Sports Medicine

For high school baseball pitchers, extra throws on game day add up but go uncounted

Sciencedaily: Sports Medicine News - Wed, 05/02/2018 - 02:33
For high school baseball pitchers, limiting throws during a game helps to prevent fatigue and injuries. But nearly half the number of pitches -- ones thrown during warm-ups and in the bullpen -- are typically not counted, adding significantly to a pitcher's risk of injury, new findings show.

Food for thought: Ketogenic diets reduce athletes' anaerobic performance, study finds

Sciencedaily: Sports Medicine News - Tue, 05/01/2018 - 20:08
Researchers found that after following a ketogenic diet, study participants did not perform as well at anaerobic exercise tasks.

Acute and chronic changes in myelin following mild traumatic brain injury

Sciencedaily: Sports Medicine News - Tue, 05/01/2018 - 15:55
Preliminary research using mcDESPOT magnetic resonance imaging shows changes in the myelin content of white matter in the brain following mild traumatic brain injury. Myelin changes are apparent at the time of injury and three months afterward.

Youth tackle football participation linked to earlier onset of cognitive and emotional symptoms

Sciencedaily: Sports Medicine News - Mon, 04/30/2018 - 20:19
Starting to play tackle football before age 12 could lead to earlier onset of cognitive and emotional symptoms among athletes who were diagnosed with CTE and other brain diseases postmortem, according to a new study.

Get off the golf cart if you have knee osteoarthritis

Sciencedaily: Sports Medicine News - Sat, 04/28/2018 - 21:51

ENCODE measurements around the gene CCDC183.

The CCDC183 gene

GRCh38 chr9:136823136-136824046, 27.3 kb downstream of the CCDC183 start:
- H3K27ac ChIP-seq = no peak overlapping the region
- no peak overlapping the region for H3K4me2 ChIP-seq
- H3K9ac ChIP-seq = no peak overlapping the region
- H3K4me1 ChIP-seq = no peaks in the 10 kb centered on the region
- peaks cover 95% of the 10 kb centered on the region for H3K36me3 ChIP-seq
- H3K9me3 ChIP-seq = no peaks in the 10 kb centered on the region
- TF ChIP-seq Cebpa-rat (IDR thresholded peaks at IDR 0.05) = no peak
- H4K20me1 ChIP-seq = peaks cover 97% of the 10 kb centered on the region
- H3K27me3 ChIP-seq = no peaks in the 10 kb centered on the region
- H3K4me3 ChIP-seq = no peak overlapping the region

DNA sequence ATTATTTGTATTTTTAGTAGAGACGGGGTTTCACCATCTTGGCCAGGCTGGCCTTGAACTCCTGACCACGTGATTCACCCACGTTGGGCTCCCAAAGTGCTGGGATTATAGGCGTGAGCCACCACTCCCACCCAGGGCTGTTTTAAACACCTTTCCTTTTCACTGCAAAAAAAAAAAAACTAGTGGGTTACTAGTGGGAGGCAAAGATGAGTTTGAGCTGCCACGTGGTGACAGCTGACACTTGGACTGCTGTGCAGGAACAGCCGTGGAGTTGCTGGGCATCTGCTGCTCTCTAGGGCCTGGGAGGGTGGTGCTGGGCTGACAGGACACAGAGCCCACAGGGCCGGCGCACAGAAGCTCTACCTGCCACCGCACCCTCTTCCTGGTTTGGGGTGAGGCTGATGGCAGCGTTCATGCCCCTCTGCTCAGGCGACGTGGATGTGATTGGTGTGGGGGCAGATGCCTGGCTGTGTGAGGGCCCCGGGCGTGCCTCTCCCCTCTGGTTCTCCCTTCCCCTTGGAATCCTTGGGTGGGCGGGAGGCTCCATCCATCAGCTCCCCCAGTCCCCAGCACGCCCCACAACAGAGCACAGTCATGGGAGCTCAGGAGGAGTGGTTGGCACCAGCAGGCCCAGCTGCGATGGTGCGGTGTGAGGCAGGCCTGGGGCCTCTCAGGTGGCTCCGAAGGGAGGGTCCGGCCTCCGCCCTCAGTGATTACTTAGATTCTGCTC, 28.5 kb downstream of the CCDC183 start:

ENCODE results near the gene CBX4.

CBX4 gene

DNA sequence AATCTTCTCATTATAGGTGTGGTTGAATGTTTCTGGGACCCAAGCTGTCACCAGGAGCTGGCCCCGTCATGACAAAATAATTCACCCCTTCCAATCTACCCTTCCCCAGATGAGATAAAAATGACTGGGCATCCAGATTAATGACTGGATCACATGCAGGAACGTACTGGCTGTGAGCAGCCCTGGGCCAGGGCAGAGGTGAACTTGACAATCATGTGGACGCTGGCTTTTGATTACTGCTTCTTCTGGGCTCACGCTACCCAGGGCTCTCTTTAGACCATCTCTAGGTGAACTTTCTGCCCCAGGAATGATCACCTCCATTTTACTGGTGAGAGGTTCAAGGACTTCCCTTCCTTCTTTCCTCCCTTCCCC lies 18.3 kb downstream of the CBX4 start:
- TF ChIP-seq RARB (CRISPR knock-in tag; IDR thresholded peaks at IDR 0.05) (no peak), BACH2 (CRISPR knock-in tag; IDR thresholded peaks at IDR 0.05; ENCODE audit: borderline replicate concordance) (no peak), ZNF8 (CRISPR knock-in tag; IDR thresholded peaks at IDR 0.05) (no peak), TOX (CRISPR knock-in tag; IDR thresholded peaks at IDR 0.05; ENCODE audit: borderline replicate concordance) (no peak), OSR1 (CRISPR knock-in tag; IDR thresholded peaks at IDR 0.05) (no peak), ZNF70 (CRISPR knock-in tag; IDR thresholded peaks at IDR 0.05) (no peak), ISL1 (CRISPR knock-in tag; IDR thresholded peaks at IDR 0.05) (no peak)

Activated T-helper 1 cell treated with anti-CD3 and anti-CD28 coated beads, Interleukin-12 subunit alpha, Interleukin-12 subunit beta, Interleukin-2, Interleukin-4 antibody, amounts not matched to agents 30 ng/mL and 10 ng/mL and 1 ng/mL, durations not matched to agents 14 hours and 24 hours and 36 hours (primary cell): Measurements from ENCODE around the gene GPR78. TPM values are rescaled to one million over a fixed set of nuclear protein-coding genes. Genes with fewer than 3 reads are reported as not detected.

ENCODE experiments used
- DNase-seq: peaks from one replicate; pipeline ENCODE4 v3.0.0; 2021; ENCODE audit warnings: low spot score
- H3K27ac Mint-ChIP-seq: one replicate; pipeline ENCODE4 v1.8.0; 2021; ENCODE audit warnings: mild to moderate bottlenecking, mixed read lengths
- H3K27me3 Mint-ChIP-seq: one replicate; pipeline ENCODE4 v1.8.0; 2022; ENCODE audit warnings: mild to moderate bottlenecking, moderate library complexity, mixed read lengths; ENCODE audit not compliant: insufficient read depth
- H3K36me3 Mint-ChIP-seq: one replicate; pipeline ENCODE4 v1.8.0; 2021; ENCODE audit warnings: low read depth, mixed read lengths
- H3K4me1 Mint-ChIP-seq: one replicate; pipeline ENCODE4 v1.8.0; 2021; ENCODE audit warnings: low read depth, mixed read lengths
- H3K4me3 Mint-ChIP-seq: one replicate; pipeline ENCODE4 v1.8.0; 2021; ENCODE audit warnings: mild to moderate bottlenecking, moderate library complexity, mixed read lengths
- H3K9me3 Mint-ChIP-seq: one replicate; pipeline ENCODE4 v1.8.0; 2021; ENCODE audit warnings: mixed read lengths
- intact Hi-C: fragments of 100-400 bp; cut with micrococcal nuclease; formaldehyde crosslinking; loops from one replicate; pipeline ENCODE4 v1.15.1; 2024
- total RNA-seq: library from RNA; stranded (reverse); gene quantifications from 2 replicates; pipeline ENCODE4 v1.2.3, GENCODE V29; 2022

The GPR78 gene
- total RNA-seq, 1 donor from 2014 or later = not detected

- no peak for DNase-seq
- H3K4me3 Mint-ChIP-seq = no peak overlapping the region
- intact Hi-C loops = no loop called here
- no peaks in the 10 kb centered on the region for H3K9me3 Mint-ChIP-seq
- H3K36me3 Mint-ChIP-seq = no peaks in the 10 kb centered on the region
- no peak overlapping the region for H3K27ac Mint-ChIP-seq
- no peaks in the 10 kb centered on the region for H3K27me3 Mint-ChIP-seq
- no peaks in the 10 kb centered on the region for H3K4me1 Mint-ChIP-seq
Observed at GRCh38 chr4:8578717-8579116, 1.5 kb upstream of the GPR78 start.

It may seem intuitive that golfers with knee osteoarthritis should stay off their feet and ride in a golf cart. But new research has found, for the first time, that walking the course provides significantly higher health benefits and is not associated with increased pain, cartilage breakdown or inflammation.

Future wearable device could tell how we power human movement

Sciencedaily: Sports Medicine News - Tue, 04/24/2018 - 20:36
For athletes and weekend warriors alike, returning from a tendon injury too soon often ensures a trip right back to physical therapy. However, a new technology could one day help tell whether your tendons are ready for action.

Factors promoting physical activity in childhood

Sciencedaily: Sports Medicine News - Tue, 04/24/2018 - 18:29
Researchers show that the more accurately children assess their motor competences, the more positive is the effect on their physical activity.

Soccer heading -- not collisions -- cognitively impairs players

Sciencedaily: Sports Medicine News - Tue, 04/24/2018 - 18:29
Worse cognitive function in soccer players stems mainly from frequent ball heading rather than unintentional head impacts due to collisions, researchers have found. The findings suggest that efforts to reduce long-term brain injuries may be focusing too narrowly on preventing accidental head collisions.

Children are as fit as endurance athletes

Sciencedaily: Sports Medicine News - Tue, 04/24/2018 - 15:39
Researchers discover how young children seem to run around all day without getting tired: their muscles resist fatigue and recover in the same way as elite endurance athletes. The study, which compared energy output and post-exercise recovery rates of young boys, untrained adults and endurance athletes, can be used to develop athletic potential in children and improve our knowledge of how disease risk, such as diabetes, increases as our bodies change from childhood to adulthood.

A blood test when it is safe to return to play after a sports-related concussion

Sciencedaily: Sports Medicine News - Mon, 04/23/2018 - 18:07
A high-sensitive blood test can aid concussed hockey players when it might be safe to return to play. Researchers have identified a superior blood-based biomarker for assessing subtle brain injury.

Saving a penalty: How science helps predict soccer scores

Sciencedaily: Sports Medicine News - Mon, 04/23/2018 - 18:02